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New Study Finds Insignificant Difference in Funding Costs for Largest Banks

Mar 19, 2014

Download PDF of the Study



Jill Hershey

David Helene

New York  – March 19, 2014 – Today, an independent research report commissioned by The Clearing House Association was released that examines funding cost differences among U.S. banks. The study, authored by a leading global management consulting firm, Oliver Wyman, aims to contribute to the growing body of research regarding the measurement of so-called “too big to fail” (TBTF) effects on the funding costs of financial institutions.

The study examines deposit rate differences among banks of different sizes, and updates a widely-cited prior study, “Deposit Rate Advantages at the Largest Banks,” by Stefan Jacewitz and Jonathan Pogach, by using an expanded and updated version of the same source data (extending through 2012).

The study, authored by Aditi Kumar and John Lester of Oliver Wyman, found that money market deposit rate advantages for the largest banks were just four basis points at the end of 2012. Further, the study found evidence that this small difference may not be attributable to TBTF perceptions—that is, potential perceptions among market participants that the government would intervene to prevent the failure of a large financial institution.

Deposit rates are a natural focal point for analyses of funding cost differences because they are the most important funding source for all banks, comprising 80 percent of liabilities for small and medium sized banks and 60 percent of liabilities for the largest U.S. banks.

The study is among the first to examine funding costs up to 2012, thus capturing the period following the sweeping post-crisis regulatory changes that have directly targeted TBTF concerns. By contrast, most other studies have examined historical data over the last 10-20 years, up to 2010.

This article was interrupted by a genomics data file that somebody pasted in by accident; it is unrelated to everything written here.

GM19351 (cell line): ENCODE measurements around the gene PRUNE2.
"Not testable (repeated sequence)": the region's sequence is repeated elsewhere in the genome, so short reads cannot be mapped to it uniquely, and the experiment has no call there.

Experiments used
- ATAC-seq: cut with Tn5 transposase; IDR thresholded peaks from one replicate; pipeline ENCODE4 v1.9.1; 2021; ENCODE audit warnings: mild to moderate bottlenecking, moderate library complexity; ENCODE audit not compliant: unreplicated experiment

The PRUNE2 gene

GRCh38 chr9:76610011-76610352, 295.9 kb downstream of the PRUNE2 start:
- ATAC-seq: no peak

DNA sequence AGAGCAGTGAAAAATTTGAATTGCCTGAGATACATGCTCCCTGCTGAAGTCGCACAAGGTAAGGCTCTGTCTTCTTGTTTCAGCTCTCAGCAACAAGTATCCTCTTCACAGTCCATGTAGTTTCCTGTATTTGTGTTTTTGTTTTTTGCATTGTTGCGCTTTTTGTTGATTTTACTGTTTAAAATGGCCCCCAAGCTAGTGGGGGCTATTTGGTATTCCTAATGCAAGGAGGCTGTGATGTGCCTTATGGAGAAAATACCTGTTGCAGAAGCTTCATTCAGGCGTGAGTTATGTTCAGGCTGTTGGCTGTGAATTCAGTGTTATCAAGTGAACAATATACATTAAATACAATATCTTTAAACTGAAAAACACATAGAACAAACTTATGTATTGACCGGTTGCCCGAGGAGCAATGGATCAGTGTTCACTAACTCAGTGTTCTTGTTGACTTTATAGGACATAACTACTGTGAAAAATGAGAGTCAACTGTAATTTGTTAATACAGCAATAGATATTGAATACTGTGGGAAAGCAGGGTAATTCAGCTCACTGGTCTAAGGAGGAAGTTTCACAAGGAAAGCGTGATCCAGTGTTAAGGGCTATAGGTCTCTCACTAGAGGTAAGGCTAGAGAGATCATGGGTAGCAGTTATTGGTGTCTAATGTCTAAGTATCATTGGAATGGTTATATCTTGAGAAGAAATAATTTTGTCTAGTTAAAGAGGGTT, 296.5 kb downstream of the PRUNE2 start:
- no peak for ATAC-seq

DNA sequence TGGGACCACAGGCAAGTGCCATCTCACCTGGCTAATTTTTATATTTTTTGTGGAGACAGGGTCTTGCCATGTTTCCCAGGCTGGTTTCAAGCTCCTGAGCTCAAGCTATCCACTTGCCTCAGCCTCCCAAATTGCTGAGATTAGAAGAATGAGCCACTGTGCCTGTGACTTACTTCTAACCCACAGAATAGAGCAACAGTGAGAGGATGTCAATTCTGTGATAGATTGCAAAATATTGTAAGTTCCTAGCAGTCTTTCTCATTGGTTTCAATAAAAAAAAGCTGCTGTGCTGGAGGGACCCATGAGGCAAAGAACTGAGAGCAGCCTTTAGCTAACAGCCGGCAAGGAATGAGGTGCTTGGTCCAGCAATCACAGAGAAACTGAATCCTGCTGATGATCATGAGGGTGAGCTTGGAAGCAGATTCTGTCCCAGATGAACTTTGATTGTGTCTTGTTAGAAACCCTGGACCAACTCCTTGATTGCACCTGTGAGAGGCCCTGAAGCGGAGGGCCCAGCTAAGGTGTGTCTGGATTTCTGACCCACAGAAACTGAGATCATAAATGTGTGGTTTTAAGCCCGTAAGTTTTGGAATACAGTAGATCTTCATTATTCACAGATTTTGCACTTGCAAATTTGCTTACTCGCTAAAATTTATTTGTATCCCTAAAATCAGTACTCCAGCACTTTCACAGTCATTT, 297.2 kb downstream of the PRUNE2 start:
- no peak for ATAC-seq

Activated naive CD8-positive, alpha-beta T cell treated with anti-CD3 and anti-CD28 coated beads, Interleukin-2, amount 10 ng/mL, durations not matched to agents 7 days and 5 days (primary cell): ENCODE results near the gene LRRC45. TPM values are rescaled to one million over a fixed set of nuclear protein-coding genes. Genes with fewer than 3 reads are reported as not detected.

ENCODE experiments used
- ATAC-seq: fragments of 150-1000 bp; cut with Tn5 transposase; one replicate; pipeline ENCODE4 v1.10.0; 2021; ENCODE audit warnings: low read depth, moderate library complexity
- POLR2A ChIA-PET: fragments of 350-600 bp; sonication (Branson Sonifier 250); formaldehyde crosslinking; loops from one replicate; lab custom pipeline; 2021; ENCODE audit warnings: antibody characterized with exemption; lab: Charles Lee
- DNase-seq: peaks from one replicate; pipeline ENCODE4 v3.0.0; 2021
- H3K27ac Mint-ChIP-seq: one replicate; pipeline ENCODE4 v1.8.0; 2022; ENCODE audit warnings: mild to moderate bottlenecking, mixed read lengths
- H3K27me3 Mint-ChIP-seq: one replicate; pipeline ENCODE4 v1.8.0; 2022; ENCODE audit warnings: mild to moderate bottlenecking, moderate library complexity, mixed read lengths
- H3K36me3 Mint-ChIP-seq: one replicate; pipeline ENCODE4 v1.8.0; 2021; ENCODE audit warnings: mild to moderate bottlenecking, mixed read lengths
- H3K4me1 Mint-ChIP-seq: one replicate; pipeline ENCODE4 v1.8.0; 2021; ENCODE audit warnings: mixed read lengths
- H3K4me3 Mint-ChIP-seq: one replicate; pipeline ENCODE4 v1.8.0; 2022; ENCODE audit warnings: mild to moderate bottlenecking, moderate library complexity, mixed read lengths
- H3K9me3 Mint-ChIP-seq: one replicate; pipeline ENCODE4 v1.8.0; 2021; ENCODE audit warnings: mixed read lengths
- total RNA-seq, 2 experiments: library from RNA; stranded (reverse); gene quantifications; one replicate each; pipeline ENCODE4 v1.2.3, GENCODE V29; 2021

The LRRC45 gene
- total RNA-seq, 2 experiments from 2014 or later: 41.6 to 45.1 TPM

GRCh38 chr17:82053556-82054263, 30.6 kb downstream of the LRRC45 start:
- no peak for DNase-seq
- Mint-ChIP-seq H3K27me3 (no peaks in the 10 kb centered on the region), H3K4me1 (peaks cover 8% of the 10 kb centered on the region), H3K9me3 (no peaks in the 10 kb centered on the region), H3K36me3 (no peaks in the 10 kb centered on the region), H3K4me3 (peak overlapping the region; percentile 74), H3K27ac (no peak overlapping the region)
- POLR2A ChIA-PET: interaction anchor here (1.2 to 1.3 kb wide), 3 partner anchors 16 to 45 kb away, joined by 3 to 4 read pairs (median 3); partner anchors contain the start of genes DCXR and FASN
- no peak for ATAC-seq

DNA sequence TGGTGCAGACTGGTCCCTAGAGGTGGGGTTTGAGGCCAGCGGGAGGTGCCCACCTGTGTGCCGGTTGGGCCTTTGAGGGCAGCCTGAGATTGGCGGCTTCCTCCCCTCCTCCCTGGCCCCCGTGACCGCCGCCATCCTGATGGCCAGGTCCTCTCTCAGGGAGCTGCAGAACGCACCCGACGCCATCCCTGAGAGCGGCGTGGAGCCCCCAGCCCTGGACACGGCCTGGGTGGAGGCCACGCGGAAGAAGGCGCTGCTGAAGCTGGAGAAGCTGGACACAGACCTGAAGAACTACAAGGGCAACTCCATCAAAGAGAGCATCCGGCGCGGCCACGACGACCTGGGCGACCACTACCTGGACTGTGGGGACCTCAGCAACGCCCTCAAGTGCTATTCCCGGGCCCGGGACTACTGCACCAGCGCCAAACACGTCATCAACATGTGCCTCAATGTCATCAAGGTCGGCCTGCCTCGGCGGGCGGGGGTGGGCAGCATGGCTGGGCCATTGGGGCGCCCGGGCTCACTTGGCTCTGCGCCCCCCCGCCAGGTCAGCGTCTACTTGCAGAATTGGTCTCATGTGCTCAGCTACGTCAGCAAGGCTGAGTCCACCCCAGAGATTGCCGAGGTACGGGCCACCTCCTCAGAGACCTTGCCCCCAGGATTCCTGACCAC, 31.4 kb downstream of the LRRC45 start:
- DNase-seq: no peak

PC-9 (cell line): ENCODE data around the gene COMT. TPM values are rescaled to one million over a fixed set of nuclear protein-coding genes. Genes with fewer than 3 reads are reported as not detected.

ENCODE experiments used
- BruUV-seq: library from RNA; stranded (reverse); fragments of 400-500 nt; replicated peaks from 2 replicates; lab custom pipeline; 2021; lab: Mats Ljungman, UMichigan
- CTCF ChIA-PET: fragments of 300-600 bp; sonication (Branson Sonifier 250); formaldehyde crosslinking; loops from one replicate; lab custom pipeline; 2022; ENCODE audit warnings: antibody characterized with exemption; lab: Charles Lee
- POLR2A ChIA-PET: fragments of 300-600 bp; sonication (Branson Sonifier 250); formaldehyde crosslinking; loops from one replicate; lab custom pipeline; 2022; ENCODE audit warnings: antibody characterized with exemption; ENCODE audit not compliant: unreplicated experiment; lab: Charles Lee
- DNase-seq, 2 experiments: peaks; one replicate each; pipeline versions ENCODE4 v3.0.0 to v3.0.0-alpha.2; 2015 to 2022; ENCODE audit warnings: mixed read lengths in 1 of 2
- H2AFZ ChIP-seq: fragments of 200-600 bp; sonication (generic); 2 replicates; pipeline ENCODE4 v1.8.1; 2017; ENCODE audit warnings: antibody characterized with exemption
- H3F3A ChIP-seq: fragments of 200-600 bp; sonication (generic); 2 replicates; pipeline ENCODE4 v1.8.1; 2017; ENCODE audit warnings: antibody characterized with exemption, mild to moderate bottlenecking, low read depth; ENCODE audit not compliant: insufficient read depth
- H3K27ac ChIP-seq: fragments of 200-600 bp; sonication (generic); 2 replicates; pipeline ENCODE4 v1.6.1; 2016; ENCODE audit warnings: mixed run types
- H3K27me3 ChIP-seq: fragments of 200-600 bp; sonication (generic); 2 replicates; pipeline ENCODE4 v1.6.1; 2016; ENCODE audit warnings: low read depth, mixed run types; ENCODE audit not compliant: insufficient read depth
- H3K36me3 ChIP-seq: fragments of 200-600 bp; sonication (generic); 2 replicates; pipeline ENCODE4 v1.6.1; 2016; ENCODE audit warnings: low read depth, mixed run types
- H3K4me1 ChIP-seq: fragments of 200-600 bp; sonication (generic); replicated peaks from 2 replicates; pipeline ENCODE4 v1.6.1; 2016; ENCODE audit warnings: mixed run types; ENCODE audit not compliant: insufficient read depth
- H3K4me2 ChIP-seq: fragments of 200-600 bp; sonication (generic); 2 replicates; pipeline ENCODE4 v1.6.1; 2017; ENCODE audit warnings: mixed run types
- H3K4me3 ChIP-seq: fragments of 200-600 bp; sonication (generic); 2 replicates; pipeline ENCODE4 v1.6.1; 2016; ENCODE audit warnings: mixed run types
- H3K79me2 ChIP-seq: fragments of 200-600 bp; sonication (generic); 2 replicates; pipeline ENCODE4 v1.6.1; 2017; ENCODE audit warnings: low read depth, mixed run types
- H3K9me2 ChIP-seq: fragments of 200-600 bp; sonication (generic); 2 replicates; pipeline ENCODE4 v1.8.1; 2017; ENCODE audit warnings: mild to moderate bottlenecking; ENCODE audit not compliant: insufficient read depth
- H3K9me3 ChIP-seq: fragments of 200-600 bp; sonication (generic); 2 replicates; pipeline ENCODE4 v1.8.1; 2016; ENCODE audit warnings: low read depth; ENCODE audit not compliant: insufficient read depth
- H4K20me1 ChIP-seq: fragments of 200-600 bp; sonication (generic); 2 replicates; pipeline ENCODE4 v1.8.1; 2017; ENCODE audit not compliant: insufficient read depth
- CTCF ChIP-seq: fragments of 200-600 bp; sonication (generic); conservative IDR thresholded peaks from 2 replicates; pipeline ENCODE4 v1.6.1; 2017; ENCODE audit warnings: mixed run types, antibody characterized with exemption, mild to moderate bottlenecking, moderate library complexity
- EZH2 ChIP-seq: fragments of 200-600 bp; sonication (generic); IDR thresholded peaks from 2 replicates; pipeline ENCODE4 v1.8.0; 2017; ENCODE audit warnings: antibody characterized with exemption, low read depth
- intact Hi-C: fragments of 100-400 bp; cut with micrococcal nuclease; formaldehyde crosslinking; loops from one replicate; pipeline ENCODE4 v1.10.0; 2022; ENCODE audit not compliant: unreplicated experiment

"Using recent data is critical for any study that aims to inform the dialogue about TBTF because policymakers and regulators in the U.S. have made enormous changes to how we regulate large banks,” said Bob Chakravorti, Ph.D., Managing Director and Chief Economist at The Clearing House Association. “This study is important because it captures the impact of those changes on the funding costs of large banks.

Policymakers and regulators have taken important steps in recent years to address TBTF perceptions, including higher capital and liquidity standards and regular stress tests, intended to make large banks less likely to become financially distressed. Additionally, the Dodd-Frank Act expressly prohibits taxpayer-funded bailouts and provides regulators with new tools to allow large banks to fail without triggering a crisis for the entire financial system.

The full research report can be found here.

About the Clearing House

Established in 1853, The Clearing House is the oldest banking association and payments company in the United States. It is owned by the world’s largest commercial banks, which collectively employ 1.4 million people in the United States and hold more than half of all U.S. deposits.  The Clearing House Association L.L.C. is a nonpartisan advocacy organization representing, through regulatory comment letters, amicus briefs, and white papers, the interests of its member banks on a variety of critically important banking issues. Its affiliate, The Clearing House Payments Company L.L.C., provides payment, clearing, and settlement services to its member banks and other financial institutions, clearing almost $2 trillion daily and representing nearly half of the automated clearing-house, funds-transfer, and check-image payments made in the United States.

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